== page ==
10 Books You Should Read This Summer

As a part of our value to Bring the Spark, we want to give you an alumni-curated reading list just in time for summer. Each of these books has sparked something in the reader. So if you’re going on a trip or you just need a bit of inspiration, sift through this list and pick up something you might like as recommended by our very own alumni community. Enjoy!

Overwhelmed - Brigid Schulte

 

 

 

 

1. Overwhelmed by Brigid Schulte

Submitted by Melissa Reed (’03): “As a woman who can at times feel overwhelmed by all my roles – mother, wife, friend, employee – and by my to-do list – laundry, cooking, exercising, sleeping, trying to have a hobby – this book helped me see there are different ways to structure my schedule, distribute relationship roles, and manage life-work balance.  It helped me feel more freedom to create a schedule and priorities that work for me.”

 

Unbroken - Laura Hildebrand

 

 

 

 

 

 

2. Unbroken by Laura Hildebrand

Submitted by Kirsten Skidmore (’94): “A true World War II story of Louie Zamperini, a promising Olympic runner and Army bombardier, and his account of survival, resilience, and redemption through incredible circumstances and capture. This extraordinary story is a page turner and will leave you changed and inspired.”

 

The Ocean at the End of the Lane - Neil Gaiman

 

 

 

 

3. The Ocean at the End of the Lane by Neil Gaiman

Submitted by Thomas Gage (’07): “Gaiman is the kind of author who seems to look at the world sideways. The Ocean at the Bottom of the Lane captures the nostalgia of childhood with a fantastic/fairy tale twist and paints a beautiful, melancholy world where the infinite can be found in a puddle.”

 

The Glass Castle - Jeanette Walls

4. The Glass Castle by Jeannette Walls

Submitted by Diana Hiebert (’14): “I love this memoir (and everything Walls writes) because it is both outrageously funny and devastatingly poignant as the author relates tales from her childhood within a dysfunctional family. It’s a wonderful coming-of-age story that details Walls’ lifelong journey of striking the balance between accepting her place in her family and boldly making her own way.”

 

Shake Hands with the Devil - Romeo Dallaire

5. Shake Hands with the Devil by Romeo Dallaire

Submitted by Amanda van Rietschoten (’09): “Romeo Dallaire’s account of being the UN mission commander in Rwanda during the genocide. I believe that it compels readers to deeply search their own hearts and biases and motivations for life choices.”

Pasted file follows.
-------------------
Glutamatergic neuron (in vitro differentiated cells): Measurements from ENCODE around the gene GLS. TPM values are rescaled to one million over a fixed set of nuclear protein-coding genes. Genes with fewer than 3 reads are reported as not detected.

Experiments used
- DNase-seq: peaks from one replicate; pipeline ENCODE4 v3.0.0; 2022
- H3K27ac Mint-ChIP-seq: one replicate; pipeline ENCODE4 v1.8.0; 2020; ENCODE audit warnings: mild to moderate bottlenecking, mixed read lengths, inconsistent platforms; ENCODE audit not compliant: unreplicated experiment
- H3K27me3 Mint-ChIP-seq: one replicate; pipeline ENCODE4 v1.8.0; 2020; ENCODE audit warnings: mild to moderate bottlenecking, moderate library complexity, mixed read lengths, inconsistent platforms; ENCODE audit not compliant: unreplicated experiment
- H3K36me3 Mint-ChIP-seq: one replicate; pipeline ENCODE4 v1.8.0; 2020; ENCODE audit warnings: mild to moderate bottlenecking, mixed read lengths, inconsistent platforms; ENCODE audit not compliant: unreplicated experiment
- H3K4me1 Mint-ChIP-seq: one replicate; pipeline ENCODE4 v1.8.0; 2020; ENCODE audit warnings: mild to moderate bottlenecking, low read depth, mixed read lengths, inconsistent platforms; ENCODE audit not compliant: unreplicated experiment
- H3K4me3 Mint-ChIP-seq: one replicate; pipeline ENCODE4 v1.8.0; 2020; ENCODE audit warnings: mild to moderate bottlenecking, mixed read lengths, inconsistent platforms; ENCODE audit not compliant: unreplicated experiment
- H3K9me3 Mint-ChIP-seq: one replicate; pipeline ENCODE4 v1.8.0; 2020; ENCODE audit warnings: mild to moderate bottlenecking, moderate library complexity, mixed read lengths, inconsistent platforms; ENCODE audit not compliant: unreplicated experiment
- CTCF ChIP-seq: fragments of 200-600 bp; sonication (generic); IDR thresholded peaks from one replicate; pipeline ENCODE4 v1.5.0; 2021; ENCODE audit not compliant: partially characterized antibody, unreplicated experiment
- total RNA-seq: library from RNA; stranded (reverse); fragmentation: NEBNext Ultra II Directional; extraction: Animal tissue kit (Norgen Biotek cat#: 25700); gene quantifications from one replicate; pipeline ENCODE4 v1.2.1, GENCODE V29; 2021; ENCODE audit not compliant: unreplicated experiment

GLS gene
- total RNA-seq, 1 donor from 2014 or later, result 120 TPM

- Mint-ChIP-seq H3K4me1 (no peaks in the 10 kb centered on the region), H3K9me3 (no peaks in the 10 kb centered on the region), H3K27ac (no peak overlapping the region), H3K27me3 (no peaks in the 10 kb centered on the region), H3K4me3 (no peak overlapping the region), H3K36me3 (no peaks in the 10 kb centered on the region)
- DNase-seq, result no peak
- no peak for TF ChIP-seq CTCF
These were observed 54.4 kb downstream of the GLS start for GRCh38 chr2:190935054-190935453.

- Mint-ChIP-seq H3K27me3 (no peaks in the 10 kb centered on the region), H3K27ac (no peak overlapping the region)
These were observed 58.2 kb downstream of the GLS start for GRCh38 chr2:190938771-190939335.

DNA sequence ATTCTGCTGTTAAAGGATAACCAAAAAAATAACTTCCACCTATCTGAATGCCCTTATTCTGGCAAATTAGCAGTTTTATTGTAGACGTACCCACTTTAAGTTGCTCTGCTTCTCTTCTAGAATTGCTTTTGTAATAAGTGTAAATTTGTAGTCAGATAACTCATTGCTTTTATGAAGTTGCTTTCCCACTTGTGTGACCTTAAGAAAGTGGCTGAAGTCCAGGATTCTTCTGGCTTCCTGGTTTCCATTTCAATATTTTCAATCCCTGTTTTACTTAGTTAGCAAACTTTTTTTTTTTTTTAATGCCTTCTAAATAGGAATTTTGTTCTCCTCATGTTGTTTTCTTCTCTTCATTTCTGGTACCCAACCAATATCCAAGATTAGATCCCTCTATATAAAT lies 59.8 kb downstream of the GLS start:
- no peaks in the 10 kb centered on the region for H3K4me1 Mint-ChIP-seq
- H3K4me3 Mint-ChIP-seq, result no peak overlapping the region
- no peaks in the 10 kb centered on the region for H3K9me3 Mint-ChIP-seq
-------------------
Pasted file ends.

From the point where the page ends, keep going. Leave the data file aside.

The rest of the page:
Prayer - Richard Foster

6. Prayer by Richard Foster

Submitted by Jared Crossley (’07): “This book is a theologically sound practitioner’s guide to prayer. What I love about this book is how Foster explains abstract concepts with concrete stories and writes in a way that is profound without being difficult to read. It has helped me both understand and practice prayer more faithfully.”

 

Startup Owner's Manual - Steve Blank and Bob Dorf

7. The Startup Owner’s Manual by Steve Blank and Bob Dorf

Submitted by Brady Schlecker (’10): “This powerful book completely altered my understanding on how to start a business. It provides a step-by-step, near-encyclopedic reference manual or how-to for building a successful, scalable startup. Throw out the business plan and dive into validating your business model.”

 

Fifth Business - Robertson Davies

 

 

8. Fifth Business by Robertson Davies

Submitted by Erik DeLange (’15): “If you’re a recovering Calvinist like me, love mythology, or simply love a beautifully constructed story, look no further than Fifth Business. Canadian writer Robertson Davies writes a captivating fictional memoir, which follows Dunstan Ramsey as he learns what it means to own his place in the story, and live it fully. As Padre Blazon says, ‘Forgive yourself for being a human person, Ramsey, that is the beginning of wisdom, that is part of what is meant by the fear of the Lord.’ ”

 

Daring Greatly - Brene Brown

9. Daring Greatly by Brene Brown

Submitted by Jenna Kastelein (’17): “Brene Brown highlights shame as a major issue in our society, and promotes vulnerability as the way to combat it. Writing in a way that is accessible, personal, and challenging, she sees the bigger picture and invites the reader to recognize the importance of vulnerability. It provides considerable food for thought and has opened my eyes to the importance of being vulnerable and honest with myself and others.”

 

Quiet - Susan Cain

10. Quiet by Susan Cain

Submitted by Erin Grypma (’14): “As an extrovert with introverted family members, Quiet gave me a greater understanding of what it means to be introverted. I could not, until this book, comprehend the need to recharge away from people or problem solve independently.  Not only do I now understand it, but my relationships have improved as a result.”


Do you have a book that inspired you? One that changed the way you thought about something, gave you a new perspective? One that gave you an idea? Share it with the TWU Alumni community!

Submit a Book Button